For what it's worth the owner of the business had a letter from Florida's Department of Environmental Protection whom held the underwater lease that gave us implicit permission to use the parcel.

 

However, there was another letter of agreement between FDEP and Eglin for Eglin to maintain the 99 year lease properties and therefore had "Power of Attorney" -for lack of better word- to maintain the leases as they saw fit. 

 

For whatever reason, trying to make an honest buck we were the front page of the Destin and Fort Walton newspapers and Pensacola TV News for weeks on weeks as people either seemed to love us or totally hate us - mostly due to irrational fears of course.

 

If you were honestly trying to do this I'd say you would need to have everyone on your side - city council, etc, etc, and by the time that happened you would have wasted years and millions...

 

The other operator in Destin who had a helipad right on Hwy 98 who I also did some flying for almost went out of business before they even started with all the ridiculousness of local yokels coming up with all kinds of BS they had to comply with before they could open their doors.


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"In flying I have learned that carelessness and overconfidence are usually far more dangerous than deliberately accepted risks." — Wilbur Wright in a letter to his father, September 1900. 
 
"The foot rests have a profound impact on the outcome of today's flight ending safely" - My flight instructor.

#17 chris pochari

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Posted 29 April 2018 - 18:28

 

Good question since we were boarded by the Eglin Air Force Range Police and arrested lol. It got thrown out of court but not before I got in trouble with my Reserve Chain of Command since Eglin's Commander banned me from all Eglin AFB properties making it impossible for me to go to drill on the weekend...

 

For what it's worth the owner of the business had a letter from Florida's Department of Environmental Protection whom held the underwater lease that gave us implicit permission to use the parcel.

 

However, there was another letter of agreement between FDEP and Eglin for Eglin to maintain the 99 year lease properties and therefore had "Power of Attorney" -for lack of better word- to maintain the leases as they saw fit. 

 

For whatever reason, trying to make an honest buck we were the front page of the Destin and Fort Walton newspapers and Pensacola TV News for weeks on weeks as people either seemed to love us or totally hate us - mostly due to irrational fears of course.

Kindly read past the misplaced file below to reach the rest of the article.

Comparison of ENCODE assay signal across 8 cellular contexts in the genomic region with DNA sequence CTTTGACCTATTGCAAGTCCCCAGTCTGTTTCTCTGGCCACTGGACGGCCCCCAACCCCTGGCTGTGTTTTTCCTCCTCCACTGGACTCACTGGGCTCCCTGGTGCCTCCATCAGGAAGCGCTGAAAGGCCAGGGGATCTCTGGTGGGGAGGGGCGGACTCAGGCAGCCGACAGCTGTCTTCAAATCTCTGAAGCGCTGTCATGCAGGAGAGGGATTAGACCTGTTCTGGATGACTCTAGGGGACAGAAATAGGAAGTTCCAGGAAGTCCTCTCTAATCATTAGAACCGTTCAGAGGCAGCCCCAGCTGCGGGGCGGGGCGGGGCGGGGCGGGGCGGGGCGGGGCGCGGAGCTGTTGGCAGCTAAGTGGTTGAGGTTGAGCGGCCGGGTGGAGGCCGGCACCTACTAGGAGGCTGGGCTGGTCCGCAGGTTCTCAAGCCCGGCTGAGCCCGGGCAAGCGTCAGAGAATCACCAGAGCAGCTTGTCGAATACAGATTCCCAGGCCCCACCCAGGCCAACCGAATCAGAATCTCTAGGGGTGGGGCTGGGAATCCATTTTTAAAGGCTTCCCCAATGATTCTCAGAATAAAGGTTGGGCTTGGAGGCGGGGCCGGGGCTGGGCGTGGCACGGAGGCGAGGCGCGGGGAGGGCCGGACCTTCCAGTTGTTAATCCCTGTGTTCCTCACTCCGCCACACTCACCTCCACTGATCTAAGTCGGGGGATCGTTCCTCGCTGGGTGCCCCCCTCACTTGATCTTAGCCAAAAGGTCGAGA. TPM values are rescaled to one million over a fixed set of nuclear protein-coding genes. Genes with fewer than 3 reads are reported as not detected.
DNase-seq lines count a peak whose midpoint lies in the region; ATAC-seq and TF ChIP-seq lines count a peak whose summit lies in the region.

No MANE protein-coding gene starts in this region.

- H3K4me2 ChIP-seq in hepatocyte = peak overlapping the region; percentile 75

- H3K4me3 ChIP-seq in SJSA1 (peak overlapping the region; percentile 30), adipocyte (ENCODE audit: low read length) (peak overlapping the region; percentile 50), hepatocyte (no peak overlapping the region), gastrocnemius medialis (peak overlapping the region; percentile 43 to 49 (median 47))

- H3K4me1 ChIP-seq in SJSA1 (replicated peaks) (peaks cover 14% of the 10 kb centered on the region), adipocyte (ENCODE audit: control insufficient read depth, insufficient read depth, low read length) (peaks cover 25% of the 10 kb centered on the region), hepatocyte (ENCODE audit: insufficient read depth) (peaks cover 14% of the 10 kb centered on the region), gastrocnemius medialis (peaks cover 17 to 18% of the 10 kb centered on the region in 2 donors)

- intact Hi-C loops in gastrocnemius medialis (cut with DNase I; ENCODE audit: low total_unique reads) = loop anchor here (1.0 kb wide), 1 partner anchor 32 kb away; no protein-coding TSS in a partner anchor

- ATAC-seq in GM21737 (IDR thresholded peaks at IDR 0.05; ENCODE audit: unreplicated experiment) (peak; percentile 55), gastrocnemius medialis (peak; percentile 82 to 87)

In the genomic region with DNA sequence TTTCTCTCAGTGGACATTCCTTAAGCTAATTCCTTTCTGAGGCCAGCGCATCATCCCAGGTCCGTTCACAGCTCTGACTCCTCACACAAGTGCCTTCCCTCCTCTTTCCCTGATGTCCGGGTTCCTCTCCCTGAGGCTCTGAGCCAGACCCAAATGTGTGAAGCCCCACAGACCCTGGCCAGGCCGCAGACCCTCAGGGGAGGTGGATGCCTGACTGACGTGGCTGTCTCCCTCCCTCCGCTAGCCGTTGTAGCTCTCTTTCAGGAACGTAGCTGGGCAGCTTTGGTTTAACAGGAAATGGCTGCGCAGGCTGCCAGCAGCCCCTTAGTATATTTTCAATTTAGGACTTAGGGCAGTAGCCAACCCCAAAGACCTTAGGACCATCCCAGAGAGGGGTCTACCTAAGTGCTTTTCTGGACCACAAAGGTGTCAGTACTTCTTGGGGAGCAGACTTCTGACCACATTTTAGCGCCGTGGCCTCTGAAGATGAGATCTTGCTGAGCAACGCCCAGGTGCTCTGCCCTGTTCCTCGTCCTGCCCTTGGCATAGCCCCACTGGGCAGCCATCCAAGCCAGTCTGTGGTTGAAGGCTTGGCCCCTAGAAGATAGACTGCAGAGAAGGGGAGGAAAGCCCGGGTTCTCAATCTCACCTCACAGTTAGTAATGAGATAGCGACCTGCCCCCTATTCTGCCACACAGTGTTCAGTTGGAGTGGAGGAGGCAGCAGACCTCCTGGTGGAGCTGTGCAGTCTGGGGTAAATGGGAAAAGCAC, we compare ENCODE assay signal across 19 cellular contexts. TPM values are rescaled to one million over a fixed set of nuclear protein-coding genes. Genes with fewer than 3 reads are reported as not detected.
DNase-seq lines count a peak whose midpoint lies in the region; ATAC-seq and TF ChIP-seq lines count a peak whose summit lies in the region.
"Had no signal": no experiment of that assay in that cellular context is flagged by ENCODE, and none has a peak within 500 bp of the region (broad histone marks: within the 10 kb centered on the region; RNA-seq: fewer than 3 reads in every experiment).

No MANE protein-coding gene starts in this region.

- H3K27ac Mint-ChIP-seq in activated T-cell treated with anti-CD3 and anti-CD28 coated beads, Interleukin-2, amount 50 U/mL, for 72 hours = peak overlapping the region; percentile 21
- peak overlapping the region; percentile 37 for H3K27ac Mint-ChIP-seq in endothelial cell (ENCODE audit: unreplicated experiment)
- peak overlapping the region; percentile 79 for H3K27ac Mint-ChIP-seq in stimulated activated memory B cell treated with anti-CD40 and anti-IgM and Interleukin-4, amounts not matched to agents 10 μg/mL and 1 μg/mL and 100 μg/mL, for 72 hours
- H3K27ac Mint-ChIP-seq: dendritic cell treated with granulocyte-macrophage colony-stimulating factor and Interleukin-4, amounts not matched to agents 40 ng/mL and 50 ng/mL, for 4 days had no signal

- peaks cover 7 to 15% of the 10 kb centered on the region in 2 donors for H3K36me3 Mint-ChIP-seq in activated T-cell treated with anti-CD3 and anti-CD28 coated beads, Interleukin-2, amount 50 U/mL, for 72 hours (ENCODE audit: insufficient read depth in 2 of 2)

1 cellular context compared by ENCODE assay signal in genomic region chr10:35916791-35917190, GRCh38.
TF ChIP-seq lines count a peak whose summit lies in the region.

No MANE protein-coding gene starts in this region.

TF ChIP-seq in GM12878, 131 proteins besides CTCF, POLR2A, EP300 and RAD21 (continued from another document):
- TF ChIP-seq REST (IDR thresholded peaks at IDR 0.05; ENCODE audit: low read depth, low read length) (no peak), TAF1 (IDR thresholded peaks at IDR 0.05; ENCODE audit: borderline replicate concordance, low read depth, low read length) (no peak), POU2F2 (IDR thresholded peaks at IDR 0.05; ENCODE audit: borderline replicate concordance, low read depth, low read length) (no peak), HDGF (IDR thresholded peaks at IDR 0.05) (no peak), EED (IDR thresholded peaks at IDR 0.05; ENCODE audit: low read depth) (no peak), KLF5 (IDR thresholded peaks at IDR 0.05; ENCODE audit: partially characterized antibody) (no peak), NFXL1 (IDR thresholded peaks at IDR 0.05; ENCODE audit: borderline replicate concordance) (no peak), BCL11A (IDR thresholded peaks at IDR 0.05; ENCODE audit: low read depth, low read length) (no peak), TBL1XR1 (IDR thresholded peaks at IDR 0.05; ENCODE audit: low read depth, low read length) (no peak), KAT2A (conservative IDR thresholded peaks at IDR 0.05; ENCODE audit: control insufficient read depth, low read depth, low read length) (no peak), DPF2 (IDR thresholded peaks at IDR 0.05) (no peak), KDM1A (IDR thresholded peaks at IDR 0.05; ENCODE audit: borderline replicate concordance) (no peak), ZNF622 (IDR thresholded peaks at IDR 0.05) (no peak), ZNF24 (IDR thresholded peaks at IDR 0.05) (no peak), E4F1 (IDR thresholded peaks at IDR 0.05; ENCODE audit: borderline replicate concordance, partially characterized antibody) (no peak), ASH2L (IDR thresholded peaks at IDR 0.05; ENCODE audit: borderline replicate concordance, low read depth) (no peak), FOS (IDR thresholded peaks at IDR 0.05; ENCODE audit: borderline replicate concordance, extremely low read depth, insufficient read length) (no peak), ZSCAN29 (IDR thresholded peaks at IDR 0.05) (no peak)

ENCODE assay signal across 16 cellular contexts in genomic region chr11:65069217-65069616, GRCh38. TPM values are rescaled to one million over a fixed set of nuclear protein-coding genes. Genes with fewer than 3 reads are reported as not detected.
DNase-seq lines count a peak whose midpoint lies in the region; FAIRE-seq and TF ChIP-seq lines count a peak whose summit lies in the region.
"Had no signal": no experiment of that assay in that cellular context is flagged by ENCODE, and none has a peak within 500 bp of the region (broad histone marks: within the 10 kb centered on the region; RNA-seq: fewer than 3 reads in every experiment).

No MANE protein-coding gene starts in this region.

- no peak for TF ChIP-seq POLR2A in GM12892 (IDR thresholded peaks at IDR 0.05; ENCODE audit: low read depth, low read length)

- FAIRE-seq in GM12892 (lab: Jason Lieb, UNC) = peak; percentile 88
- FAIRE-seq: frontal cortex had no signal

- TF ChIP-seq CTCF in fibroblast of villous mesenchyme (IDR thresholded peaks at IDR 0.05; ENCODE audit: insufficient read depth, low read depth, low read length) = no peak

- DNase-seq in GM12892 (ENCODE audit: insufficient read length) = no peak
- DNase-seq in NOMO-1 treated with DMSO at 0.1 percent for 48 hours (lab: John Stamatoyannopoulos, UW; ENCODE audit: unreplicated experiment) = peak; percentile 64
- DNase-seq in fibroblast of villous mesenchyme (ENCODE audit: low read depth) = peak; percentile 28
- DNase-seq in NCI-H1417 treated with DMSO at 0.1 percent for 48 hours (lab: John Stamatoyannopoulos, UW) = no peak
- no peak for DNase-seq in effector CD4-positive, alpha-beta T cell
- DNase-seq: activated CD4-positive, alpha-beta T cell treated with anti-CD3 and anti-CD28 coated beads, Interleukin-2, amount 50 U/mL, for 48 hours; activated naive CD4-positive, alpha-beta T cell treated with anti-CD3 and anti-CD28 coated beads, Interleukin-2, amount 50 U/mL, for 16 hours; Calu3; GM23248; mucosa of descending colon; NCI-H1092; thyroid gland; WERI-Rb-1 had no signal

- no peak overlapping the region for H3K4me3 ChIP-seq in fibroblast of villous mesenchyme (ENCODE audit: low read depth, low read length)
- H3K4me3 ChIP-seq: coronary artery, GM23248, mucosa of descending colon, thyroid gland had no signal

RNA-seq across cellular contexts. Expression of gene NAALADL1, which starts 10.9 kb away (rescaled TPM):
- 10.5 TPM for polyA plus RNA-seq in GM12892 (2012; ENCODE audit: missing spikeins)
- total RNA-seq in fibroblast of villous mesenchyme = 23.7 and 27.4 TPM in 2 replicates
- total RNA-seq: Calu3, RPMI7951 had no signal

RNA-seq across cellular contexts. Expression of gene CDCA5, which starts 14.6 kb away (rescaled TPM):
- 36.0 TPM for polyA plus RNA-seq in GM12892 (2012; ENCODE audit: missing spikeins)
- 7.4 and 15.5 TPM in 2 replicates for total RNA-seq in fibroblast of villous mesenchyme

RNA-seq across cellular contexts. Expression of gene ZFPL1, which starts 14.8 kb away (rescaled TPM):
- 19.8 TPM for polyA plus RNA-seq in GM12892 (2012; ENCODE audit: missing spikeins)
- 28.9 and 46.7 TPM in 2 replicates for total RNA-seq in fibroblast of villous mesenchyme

If you were honestly trying to do this I'd say you would need to have everyone on your side - city council, etc, etc, and by the time that happened you would have wasted years and millions...

 

The other operator in Destin who had a helipad right on Hwy 98 who I also did some flying for almost went out of business before they even started with all the ridiculousness of local yokels coming up with all kinds of BS they had to comply with before they could open their doors.

Wow, That's shocking. Whats the difference between this and some billionaire landing his helicopter on a yacht? Reason I ask is becoming I'm thinking of starting a tour business here in SF and since there're no landing spots nearby I could buy a barge and land on it to pick up people, as long as you're not moored I don't see how the city can regulate it, as long as you're in public waters. The FAA doesn't seem to any rules against vessel landings. If the vessel is cruising in public water, and someone wants to land a helicopter on it, I don't see how that could be against any laws, from what I see the issue is if you moor somewhere.



#18 r22butters

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Posted 29 April 2018 - 18:44

Not moored?

So does that mean you'd constantly be sailing your barge around the bay during business hours?
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#19 chris pochari

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Posted 29 April 2018 - 19:16

Not moored?

So does that mean you'd constantly be sailing your barge around the bay during business hours?

it seems necessary to avoid the gov going after you. I remember reading a while back about some company that wants to build a floating city for tech workers in San Francisco and he said if he moored he would have to different rules applying to him then if he was simply floating. besides Diesel is cheap!

The biggest issue is always the government, they're always ruining the party!



#20 r22butters

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Posted 29 April 2018 - 19:39

I think that was Apple?

So then I guess you'd have a boat to take people from say, Pier 39 out to the barge, then back after their flight was over?